The U.S. Food and Drug Administration has warned hospitals that the Hospira I.V. pumps could enable Internet hackers to take control of the pumps from a remote location.
The Department of Homeland Security has also warned hospitals about this danger and advised all hospitals and other health care facilities to discontinue the use of the Hospira Symbiq pumps. They have the potential for someone operating from a remote location to change the amount of medication a patient receives. There have not been any actual incidences like this yet.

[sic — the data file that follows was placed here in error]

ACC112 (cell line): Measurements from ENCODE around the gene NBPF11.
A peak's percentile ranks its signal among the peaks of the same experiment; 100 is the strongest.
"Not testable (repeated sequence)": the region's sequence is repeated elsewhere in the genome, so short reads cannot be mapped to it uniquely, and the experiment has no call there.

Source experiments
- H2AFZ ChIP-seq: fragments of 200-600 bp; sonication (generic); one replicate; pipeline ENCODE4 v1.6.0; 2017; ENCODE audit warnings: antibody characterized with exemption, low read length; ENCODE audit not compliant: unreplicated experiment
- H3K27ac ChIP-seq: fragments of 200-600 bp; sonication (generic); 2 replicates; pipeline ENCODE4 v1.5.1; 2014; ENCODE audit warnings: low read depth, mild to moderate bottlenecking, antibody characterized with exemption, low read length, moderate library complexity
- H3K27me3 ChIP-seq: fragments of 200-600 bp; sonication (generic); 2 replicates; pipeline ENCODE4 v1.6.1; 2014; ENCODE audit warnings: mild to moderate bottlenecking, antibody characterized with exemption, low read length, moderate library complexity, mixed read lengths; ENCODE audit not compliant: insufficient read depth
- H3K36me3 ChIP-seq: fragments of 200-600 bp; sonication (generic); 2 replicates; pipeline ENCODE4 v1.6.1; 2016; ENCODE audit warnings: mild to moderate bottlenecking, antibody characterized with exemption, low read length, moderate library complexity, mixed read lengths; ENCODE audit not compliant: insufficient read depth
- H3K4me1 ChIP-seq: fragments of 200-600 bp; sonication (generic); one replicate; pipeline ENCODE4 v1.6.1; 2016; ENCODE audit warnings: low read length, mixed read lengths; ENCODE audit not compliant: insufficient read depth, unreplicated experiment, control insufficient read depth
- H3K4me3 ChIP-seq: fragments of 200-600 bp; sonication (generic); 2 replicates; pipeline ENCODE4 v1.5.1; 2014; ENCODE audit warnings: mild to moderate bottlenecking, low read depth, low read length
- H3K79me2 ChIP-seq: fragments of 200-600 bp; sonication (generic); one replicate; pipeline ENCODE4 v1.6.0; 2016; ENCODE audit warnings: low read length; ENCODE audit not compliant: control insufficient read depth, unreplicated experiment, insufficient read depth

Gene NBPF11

Last week Fiat Chrysler announced the recall of 1.4 million American vehicles to install special software to prevent hackers from remotely controlling engines, steering, and other systems.
Hospira is currently communicating with customers at the locations where Symbiq is still being used.
The FDA has advised health-care facilities to begin transitioning to alternative infusion pumps as soon as possible. But many are still in use and if they were to get hacked it could be catastrophic for patients.
The FDA discovered the risk for hacking when an independent researcher contacted them and reported the glitch. The pumps can be accessed through the hospital's wireless networks.
Although these pumps are no longer made by Hospira, they are still in us in hospitals, nursing homes and other health-care facilities nationwide.
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